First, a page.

- Workplace consultation and coaching: Rather than attending lessons, Dyslexia Action can work with your employer and offer mentoring which may involve help with organisation, report writing and presentations.
What support can I get whilst studying or undertaking a course?
There are three main areas of support for students:
1. Special Examination Access Arrangements – provision of extra time, reader/scribe, specially modified examination papers, etc.
2. Equipment and Aids - dictaphone, personal organiser, laptop, etc.
3. Specialist Support - specialist tuition, study skills, note-taker, etc.
The type and extent of support will depend on the severity of your difficulties. Check your college/university’s website for more information. It is also advisable to make an appointment with the Learning Support Officer, or equivalent. They will advise you on whether you are eligible for different types of support, and how to apply for the Disabled Students’ Allowance (DSA) which can assist with costs that may be incurred as a direct result of a disability.
For more information please visit: www.gov.uk/disabled-students-allowances-dsas
- Dyslexia Action Learning Centre: Everyone with dyslexia is different so it is best to discuss your specific needs with your local Dyslexia Action Learning Centre
- Dyslexia Action Website: Our website provides a range of helpful resources. Or you can follow us on Facebook and Twitter to find regular ‘top tips’.
- Assistive Technology: This can be useful for general support and learning. It includes voice recognition software, text-to-speech communication aids, organisational aids such as mind mapping software, electronic calendars and much more.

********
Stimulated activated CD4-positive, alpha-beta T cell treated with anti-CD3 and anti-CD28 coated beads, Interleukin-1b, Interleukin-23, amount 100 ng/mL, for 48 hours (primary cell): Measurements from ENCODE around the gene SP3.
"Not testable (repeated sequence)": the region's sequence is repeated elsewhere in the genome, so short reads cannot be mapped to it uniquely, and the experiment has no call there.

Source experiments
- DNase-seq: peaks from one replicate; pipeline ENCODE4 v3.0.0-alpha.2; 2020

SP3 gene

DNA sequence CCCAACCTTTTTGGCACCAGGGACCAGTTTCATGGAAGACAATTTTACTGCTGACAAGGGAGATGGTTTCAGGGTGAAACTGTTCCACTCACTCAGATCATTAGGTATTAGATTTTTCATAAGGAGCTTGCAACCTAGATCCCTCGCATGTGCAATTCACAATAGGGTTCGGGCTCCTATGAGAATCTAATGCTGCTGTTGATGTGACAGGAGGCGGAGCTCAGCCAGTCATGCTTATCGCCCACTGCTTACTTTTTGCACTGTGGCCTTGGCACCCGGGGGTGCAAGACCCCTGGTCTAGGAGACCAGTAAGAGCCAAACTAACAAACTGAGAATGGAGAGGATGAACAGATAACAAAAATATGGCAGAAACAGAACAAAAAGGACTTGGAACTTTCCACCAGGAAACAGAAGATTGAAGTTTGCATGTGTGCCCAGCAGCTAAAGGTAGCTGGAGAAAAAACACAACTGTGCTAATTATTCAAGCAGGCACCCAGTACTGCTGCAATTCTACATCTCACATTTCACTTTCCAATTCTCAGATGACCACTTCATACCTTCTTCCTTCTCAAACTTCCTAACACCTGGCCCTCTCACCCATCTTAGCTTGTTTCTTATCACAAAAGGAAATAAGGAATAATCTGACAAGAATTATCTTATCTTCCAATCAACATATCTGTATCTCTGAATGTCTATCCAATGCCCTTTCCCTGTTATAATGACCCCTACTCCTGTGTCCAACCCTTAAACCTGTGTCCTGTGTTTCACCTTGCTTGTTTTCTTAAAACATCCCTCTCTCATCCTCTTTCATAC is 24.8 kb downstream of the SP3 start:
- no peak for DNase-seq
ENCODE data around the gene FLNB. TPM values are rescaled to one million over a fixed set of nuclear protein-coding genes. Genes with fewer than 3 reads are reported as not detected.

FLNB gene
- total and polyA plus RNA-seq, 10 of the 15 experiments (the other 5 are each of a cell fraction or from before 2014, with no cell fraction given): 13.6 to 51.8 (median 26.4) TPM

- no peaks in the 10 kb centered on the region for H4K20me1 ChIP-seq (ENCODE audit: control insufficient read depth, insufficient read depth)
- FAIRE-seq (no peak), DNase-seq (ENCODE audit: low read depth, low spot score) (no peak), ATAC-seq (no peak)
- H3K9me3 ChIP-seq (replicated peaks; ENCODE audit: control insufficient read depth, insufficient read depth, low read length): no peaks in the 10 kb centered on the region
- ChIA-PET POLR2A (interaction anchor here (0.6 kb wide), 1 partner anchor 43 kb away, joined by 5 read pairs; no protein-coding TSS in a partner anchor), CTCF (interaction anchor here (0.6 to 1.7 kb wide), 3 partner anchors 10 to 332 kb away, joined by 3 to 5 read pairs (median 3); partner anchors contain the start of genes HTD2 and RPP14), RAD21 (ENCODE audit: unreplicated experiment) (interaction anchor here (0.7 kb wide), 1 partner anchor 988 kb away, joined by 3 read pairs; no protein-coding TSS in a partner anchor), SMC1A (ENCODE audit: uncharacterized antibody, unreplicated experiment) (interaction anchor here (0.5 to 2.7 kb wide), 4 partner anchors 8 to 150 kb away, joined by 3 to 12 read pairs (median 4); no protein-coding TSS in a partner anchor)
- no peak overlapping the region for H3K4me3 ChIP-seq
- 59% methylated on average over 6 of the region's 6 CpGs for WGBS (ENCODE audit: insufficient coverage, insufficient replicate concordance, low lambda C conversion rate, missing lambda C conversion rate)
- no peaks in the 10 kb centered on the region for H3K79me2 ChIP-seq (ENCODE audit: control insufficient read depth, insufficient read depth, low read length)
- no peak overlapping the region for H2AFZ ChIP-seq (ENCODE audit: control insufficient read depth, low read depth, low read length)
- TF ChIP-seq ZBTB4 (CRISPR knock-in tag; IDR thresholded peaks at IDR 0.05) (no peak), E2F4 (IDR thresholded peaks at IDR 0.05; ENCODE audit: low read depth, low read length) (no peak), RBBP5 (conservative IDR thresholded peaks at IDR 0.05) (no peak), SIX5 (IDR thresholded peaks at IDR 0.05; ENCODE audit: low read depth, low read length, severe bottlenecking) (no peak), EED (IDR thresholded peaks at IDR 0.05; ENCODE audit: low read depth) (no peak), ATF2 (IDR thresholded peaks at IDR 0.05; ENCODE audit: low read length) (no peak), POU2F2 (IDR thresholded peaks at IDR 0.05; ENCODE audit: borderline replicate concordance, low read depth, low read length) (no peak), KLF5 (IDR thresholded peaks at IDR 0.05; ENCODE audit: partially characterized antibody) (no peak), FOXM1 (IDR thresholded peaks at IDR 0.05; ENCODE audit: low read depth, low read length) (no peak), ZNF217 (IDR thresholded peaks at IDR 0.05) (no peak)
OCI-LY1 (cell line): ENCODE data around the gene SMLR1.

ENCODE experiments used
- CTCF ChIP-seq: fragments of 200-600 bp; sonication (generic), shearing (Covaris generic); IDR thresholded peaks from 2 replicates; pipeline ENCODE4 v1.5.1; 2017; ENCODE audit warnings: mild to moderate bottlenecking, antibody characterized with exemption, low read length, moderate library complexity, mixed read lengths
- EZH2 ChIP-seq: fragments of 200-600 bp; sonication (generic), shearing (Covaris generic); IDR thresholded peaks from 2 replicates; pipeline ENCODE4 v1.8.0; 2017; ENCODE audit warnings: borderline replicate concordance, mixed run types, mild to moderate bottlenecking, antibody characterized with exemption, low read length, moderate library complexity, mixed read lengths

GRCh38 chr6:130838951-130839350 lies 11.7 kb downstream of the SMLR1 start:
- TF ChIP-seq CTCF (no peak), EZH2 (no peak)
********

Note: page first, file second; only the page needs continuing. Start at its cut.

- Load2Learn: A support service which offers a free user-friendly way of providing appropriate learning materials to learners who find it difficult to read standard print. It offers a variety of book-downloads in a range of formats and adapted to suit the personal reading needs of individuals. Visit: www.load2learn.org.uk
- The Dyslexia Action Online Shop: Additional learning resources can be a great help to support learners with specific learning difficulties such as dyslexia. Our online shop sells products like Units of Sound; a computer based literacy programme to support reading, writing and spelling. Visit:www.dyslexiaactionshop.co.uk/.
Dyslexia is a specific learning difficulty that primarily affects reading, writing and spelling but may also impact on memory, organisation, mathematical and sequencing skills. Dyslexia affects people of any age, intelligence level and background, and difficulties vary from slight to severe.
Many adults do not know that their difficulties may be the result of dyslexia or that they have learning problems, especially if they have developed strategies to hide or cope with their difficulties. It is never too late to get help – we work with you to develop your potential and fulfil your goals.
If you think you or a loved one may be dyslexic, you can contact us to discuss your concerns either in person at one of our centres or over the phone.
We provide individual support as well as small group support for adults, including working with the unemployed, university undergraduates, self-employed, parents and employees for workplace learning. We teach adults of all abilities by developing individual learning plans to address their specific needs.
Funding may be available from Access to Work or our Learning Fund which supports adults who would otherwise be unable to afford our help.